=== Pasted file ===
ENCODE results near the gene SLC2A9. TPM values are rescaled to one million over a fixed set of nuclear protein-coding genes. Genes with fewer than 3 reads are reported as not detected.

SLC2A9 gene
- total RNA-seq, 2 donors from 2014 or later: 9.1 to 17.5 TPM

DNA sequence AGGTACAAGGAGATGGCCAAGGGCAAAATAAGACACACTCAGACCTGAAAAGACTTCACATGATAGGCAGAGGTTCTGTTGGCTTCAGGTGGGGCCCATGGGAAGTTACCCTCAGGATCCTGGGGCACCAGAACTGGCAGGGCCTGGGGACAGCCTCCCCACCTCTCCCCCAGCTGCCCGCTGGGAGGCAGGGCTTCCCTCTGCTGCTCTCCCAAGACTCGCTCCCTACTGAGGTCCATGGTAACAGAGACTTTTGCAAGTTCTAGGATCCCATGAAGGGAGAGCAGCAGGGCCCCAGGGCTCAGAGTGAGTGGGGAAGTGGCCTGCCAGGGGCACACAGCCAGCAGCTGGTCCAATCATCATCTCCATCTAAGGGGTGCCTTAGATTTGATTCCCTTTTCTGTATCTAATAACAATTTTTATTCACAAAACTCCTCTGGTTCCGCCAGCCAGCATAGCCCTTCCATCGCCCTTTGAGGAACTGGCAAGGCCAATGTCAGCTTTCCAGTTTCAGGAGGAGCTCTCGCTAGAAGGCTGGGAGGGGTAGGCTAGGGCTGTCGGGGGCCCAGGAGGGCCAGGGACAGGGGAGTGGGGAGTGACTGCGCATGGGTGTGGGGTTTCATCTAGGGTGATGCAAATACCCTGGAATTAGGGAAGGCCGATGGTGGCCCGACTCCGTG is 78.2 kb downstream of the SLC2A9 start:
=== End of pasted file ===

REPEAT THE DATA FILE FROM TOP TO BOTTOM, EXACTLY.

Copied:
ENCODE results near the gene SLC2A9. TPM values are rescaled to one million over a fixed set of nuclear protein-coding genes. Genes with fewer than 3 reads are reported as not detected.

SLC2A9 gene
- total RNA-seq, 2 donors from 2014 or later: 9.1 to 17.5 TPM

DNA sequence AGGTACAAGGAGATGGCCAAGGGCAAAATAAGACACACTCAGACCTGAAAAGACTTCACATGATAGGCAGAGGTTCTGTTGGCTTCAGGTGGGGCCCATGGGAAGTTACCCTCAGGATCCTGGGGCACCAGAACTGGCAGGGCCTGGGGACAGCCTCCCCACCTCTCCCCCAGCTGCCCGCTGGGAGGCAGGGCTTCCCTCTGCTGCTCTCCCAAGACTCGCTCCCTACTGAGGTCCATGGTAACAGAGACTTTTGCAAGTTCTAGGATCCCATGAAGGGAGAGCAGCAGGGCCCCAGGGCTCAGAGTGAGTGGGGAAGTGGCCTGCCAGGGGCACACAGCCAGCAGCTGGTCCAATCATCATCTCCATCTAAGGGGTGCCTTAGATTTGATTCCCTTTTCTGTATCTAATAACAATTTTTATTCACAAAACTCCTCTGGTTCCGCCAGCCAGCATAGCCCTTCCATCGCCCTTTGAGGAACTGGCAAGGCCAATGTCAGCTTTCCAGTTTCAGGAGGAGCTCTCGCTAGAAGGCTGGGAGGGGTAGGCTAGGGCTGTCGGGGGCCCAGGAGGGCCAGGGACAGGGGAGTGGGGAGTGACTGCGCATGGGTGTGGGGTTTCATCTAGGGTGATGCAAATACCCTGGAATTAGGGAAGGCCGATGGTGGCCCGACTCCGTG is 78.2 kb downstream of the SLC2A9 start: